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I took these home with me, and one of the weevils emerged yesterday:

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On Saturday morning we walked around the school for a little while, at one point finding leaf mines of seven different genera of agromyzid mines within a one-meter radius. There were also some lovely (albeit nonnative) snails…

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…and some equally attractive (but likewise nonnative) fourteen-spotted lady beetles (Coccinellidae: Propylea quatuordecimpunctata).

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From there we headed to the nearby Hockanum River Linear Trail, where one of the first things we found was a new host record for the leaf-mining beetle Mantura floridana (Chrysomelidae). I’m trying to rear them to confirm the record. In the first photo below you can see three of the bright yellow larvae clustered together inside a leaf; the second photo is a good example of the finely squiggly frass that is sometimes produced by leaf-mining flea beetle larvae.

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A little further down the trail we found mines of a Bucculatrix angustata larva (Bucculatricidae) in leaves of an aster (Symphyotrichum).

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The larva first made a long, narrow mine along the margin of the lower leaf, then moved to the upper leaf and made a broader mine. The larva can be seen clearly in this backlit shot of the same mine:

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Also along that trail, I found this caterpillar mummified by a species of Aleiodes (Braconidae). I probably could have identified the wasp to species using this guide to eastern caterpillar mummies, but never got around to it.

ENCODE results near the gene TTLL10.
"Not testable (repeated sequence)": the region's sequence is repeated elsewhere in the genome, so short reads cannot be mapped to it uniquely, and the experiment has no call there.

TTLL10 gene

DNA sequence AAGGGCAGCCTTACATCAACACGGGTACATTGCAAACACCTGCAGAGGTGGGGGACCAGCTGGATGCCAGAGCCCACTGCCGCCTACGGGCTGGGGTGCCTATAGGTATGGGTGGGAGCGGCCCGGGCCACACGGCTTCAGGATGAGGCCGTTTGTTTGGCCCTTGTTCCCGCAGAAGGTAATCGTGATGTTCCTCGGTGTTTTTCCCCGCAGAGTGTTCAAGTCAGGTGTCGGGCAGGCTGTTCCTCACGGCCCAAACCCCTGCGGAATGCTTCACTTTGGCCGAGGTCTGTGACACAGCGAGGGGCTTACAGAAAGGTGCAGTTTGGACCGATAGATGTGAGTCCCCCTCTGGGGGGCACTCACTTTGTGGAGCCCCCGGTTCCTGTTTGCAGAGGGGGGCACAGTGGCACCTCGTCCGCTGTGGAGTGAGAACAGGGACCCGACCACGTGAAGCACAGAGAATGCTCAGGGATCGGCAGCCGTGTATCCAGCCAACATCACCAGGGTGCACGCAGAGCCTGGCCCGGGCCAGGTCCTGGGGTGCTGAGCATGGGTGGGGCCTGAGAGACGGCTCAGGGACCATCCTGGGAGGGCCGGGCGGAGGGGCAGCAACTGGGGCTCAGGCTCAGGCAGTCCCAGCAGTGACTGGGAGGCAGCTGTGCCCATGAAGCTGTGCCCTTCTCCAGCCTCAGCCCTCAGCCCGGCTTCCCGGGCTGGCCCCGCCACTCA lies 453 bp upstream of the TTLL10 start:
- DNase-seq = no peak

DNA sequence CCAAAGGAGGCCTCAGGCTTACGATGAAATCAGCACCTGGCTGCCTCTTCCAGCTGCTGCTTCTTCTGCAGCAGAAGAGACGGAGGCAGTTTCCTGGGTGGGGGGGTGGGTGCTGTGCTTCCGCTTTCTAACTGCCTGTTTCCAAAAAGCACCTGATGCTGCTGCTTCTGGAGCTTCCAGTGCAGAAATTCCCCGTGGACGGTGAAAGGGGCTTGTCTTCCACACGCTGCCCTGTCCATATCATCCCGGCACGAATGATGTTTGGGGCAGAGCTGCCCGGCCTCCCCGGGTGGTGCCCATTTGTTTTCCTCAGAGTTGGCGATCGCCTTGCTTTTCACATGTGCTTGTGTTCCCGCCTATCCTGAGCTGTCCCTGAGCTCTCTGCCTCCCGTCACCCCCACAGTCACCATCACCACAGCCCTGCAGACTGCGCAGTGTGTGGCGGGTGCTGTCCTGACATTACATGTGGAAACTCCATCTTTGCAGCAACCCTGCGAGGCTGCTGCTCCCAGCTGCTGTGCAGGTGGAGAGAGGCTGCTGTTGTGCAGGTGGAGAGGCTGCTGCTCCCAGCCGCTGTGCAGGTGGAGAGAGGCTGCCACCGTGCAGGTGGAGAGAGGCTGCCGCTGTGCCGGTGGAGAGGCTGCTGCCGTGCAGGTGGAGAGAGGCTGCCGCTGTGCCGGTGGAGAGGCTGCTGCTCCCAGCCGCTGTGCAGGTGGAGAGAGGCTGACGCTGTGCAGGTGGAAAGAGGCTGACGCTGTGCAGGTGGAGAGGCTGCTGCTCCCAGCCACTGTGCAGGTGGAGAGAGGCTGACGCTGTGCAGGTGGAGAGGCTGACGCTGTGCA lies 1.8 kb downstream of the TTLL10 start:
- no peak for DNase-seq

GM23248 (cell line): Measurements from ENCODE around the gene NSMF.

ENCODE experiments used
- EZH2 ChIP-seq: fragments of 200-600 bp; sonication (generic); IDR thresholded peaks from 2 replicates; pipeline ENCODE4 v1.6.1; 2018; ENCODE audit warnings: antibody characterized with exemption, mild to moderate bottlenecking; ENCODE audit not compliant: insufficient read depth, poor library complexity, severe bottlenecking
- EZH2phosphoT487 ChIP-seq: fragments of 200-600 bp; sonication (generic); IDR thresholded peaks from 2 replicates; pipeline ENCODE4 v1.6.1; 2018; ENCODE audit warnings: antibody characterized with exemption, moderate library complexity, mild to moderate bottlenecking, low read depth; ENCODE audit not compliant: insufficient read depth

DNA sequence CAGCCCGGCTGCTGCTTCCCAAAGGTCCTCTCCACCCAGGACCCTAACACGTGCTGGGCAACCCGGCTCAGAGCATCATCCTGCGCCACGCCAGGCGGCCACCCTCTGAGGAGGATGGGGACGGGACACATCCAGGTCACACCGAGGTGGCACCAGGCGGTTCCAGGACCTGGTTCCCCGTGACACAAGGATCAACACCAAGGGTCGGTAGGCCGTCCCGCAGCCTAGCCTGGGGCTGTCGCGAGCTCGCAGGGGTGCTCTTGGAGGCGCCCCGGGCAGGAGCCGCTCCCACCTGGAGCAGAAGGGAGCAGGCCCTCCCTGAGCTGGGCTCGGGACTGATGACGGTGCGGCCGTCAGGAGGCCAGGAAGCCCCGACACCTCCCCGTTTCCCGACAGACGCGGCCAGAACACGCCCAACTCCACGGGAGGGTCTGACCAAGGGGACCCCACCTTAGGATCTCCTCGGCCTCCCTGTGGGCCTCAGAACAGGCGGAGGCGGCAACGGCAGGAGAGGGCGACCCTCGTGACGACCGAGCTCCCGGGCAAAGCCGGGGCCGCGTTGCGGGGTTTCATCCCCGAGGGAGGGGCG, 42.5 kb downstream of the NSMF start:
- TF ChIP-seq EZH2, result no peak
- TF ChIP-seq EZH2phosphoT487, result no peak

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Right at the end of the trail, Julia spotted bark mines of the elusive Viburnum Marmara. Another new state record, and this one for a native species—but of course the species doesn’t have a name yet.

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On our way back to the car, I managed decent shots (both with slightly blurry faces) of two striking little insects: Mathildana newmanella (Oecophoridae)…

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…and Metriorrhynchomiris dislocatus (Miridae).

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Not a bad day’s work.

About Charley Eiseman

I am a freelance naturalist, endlessly fascinated by the interconnections of all the living and nonliving things around me. I am the lead author of Tracks & Sign of Insects and Other Invertebrates (Stackpole Books, 2010), and continue to collect photographs and information on this subject. These days I am especially drawn to galls, leaf mines, and other plant-insect interactions.
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4 Responses to Connecticut BioBlitz

  1. Julie Richburg says:

    Hi Charlie,

    Can you help me with this guy my husband Mike found on our maple tree?

    Thanks and I love reading your blog. Thank you for writing it.

    Julie

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  2. Judith Eiseman says:

    Well done! You were the two best recruits for the job! I have the feeling that the non-natives may become more common as the countryside heats up. . . .

  3. rcannon992 says:

    Those weevil cocoon cages are amazing!